Stent Surgery on Former U.S. President George W. Bush Successful
Former U.S. President George W. Bush on Tuesday underwent successful surgery to place a stent in a blocked heart artery. Doctors at a Dallas hospital discovered the problem Monday during a routine check of Bush's health, and scheduled the surgery to implant the stent for the next day.
Doctors said they were trying to figure out what had caused the blockage. The 67 year old Bush is an avid exerciser who hikes and bikes on a regular basis. Since leaving the Presidency in 2008, after serving two terms, Bush has participated in several long-distance bike events.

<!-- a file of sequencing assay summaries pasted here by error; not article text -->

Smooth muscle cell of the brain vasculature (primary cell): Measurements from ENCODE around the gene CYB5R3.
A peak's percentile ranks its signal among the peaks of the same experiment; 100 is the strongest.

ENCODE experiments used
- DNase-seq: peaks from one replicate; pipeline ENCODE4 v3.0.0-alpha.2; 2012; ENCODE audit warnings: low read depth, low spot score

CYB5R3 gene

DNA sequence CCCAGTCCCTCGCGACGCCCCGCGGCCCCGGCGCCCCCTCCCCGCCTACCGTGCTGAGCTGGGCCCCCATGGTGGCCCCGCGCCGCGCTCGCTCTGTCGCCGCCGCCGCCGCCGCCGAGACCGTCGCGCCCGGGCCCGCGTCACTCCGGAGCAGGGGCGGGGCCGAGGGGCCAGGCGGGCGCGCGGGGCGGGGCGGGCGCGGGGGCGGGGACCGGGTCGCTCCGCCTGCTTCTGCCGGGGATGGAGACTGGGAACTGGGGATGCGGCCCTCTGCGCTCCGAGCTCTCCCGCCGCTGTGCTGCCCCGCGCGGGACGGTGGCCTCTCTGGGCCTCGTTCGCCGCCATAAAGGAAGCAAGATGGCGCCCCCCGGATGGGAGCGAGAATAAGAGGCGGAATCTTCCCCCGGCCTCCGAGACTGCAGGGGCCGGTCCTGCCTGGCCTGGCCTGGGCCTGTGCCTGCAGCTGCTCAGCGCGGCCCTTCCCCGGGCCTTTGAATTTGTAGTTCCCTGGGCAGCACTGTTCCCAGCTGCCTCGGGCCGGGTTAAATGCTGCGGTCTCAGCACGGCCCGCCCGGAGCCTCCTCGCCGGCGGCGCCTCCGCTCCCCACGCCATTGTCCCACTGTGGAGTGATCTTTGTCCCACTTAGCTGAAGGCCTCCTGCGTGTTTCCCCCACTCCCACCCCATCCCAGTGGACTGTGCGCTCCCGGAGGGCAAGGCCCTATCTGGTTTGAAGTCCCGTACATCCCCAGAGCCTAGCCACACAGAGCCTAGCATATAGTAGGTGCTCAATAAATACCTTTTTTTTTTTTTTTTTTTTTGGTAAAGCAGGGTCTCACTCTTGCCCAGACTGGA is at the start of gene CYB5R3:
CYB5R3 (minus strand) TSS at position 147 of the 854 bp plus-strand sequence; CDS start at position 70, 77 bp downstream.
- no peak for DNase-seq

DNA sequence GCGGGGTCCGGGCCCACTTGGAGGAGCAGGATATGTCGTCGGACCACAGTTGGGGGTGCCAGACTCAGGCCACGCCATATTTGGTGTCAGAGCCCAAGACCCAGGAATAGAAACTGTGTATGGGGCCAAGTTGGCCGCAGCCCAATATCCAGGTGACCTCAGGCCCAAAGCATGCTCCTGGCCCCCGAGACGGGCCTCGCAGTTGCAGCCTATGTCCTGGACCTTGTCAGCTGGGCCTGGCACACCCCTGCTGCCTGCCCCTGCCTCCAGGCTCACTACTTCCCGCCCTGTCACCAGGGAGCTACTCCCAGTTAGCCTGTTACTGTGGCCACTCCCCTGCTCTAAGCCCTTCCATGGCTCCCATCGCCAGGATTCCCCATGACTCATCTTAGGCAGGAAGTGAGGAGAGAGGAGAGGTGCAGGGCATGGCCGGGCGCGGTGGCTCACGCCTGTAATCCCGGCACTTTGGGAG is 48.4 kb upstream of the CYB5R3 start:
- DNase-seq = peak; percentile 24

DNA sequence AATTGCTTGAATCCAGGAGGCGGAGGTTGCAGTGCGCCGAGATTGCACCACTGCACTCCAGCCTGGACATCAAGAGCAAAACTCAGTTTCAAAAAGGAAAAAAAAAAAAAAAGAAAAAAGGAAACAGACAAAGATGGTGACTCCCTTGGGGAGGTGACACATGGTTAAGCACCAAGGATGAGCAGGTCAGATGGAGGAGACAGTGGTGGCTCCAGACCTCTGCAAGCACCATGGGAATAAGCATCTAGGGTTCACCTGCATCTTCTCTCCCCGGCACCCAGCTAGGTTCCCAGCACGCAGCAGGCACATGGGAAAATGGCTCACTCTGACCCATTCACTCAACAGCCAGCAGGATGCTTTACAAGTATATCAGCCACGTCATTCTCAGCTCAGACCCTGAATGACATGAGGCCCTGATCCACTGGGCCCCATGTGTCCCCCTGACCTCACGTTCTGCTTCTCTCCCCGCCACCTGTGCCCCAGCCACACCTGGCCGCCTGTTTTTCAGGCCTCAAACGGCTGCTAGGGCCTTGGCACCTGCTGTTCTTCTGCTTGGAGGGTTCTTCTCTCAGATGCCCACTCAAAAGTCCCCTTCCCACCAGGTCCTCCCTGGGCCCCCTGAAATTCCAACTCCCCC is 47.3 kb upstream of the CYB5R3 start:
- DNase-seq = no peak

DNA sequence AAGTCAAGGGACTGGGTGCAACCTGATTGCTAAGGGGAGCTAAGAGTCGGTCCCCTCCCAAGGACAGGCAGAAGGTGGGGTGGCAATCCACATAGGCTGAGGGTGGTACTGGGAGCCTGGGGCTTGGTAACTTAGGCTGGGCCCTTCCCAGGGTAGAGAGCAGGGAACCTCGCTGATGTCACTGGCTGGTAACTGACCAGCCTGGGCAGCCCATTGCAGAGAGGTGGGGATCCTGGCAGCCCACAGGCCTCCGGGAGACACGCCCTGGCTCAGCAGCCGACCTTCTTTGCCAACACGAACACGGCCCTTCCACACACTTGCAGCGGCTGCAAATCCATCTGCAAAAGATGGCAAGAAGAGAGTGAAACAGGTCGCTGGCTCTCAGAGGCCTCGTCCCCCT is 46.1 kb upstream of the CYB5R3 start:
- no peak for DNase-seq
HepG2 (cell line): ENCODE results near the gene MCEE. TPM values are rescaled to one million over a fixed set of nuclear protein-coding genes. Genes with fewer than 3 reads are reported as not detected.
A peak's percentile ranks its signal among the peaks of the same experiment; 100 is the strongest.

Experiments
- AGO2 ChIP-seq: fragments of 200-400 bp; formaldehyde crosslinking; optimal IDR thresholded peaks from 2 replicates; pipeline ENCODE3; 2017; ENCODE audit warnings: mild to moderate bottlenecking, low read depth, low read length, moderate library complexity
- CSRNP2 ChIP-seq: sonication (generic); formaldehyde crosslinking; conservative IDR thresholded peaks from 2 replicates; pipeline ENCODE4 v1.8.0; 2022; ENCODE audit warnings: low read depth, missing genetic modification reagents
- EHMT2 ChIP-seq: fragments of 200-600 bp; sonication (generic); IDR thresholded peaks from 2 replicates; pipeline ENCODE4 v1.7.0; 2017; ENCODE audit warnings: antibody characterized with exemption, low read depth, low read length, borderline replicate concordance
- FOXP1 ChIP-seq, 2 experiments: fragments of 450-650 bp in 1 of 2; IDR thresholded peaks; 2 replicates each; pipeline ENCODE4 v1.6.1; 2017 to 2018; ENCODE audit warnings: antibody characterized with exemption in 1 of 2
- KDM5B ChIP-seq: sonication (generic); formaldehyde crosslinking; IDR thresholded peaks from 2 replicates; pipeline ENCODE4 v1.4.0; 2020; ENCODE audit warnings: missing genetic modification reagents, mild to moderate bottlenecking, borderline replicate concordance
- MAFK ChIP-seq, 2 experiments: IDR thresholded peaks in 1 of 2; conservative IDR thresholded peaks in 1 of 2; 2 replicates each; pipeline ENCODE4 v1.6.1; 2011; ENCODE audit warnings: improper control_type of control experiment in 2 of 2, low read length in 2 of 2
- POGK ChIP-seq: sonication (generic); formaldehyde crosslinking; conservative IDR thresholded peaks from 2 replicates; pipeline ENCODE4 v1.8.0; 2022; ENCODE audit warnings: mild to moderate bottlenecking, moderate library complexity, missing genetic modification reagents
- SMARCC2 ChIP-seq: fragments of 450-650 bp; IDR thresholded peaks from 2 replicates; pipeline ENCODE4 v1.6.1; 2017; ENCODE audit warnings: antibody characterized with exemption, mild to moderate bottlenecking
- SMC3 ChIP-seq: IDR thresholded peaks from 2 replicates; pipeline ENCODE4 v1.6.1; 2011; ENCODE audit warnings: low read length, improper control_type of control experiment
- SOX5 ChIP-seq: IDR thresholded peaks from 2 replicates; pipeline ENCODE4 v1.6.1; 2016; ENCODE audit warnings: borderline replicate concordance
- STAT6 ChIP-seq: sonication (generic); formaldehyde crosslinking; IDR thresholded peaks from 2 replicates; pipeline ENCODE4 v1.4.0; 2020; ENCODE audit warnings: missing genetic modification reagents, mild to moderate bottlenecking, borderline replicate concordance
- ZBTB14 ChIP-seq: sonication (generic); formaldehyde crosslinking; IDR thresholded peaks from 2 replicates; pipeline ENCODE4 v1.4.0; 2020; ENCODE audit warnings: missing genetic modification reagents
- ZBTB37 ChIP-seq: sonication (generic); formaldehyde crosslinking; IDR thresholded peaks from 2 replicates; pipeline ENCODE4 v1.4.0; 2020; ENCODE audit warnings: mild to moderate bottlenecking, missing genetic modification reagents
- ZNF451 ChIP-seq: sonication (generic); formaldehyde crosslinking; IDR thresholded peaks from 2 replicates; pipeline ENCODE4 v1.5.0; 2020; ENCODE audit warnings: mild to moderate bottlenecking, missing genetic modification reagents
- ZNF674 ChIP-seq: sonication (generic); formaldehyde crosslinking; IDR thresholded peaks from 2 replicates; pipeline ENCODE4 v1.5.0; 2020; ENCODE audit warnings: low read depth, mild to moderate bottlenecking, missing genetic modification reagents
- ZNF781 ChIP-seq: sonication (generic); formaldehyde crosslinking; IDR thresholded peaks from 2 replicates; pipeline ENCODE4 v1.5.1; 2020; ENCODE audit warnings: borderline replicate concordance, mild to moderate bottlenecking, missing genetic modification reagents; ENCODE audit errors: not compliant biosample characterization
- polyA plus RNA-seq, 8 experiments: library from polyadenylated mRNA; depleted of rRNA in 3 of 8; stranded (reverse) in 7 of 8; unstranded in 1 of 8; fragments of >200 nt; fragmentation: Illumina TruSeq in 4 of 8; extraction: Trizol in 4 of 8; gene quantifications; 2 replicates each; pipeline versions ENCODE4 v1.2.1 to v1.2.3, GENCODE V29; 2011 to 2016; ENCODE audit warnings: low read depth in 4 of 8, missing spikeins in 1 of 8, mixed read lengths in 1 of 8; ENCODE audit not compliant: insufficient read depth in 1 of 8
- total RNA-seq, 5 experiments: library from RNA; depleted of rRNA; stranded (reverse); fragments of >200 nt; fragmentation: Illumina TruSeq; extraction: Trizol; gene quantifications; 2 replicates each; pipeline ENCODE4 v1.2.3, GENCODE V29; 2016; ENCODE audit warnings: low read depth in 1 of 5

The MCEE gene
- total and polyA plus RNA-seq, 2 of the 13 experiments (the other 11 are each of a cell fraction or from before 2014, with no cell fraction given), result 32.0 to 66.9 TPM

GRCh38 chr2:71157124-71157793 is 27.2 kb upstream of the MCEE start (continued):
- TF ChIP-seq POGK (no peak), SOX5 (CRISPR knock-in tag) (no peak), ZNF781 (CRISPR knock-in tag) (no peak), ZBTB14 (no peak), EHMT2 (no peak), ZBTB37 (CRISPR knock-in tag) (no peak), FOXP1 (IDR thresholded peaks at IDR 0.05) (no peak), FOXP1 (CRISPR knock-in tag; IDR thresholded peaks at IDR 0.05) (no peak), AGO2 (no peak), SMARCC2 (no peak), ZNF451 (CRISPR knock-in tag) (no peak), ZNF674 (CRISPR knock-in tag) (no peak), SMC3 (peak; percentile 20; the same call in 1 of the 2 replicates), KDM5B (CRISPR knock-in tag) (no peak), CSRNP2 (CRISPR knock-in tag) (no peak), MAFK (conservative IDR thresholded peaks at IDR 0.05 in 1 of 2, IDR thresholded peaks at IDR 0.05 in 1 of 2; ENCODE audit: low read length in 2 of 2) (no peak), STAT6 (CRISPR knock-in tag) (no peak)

A stent is a mesh tube inserted into a conduit in the body – in this case, an artery directly connected to the heart - to enable a freer and steadier flow of blood. The procedure takes about 45 minutes to an hour, and most leave the hospital the same day.
When Bush was president, his approval ratings dipped to precariously low levels several times during his second term. A recent Gallup poll showed that 49% of Americans viewed his tenure as president favorably, versus 46% who did not. It was the first time since 2005 that more Americans viewed his administration positively than negatively.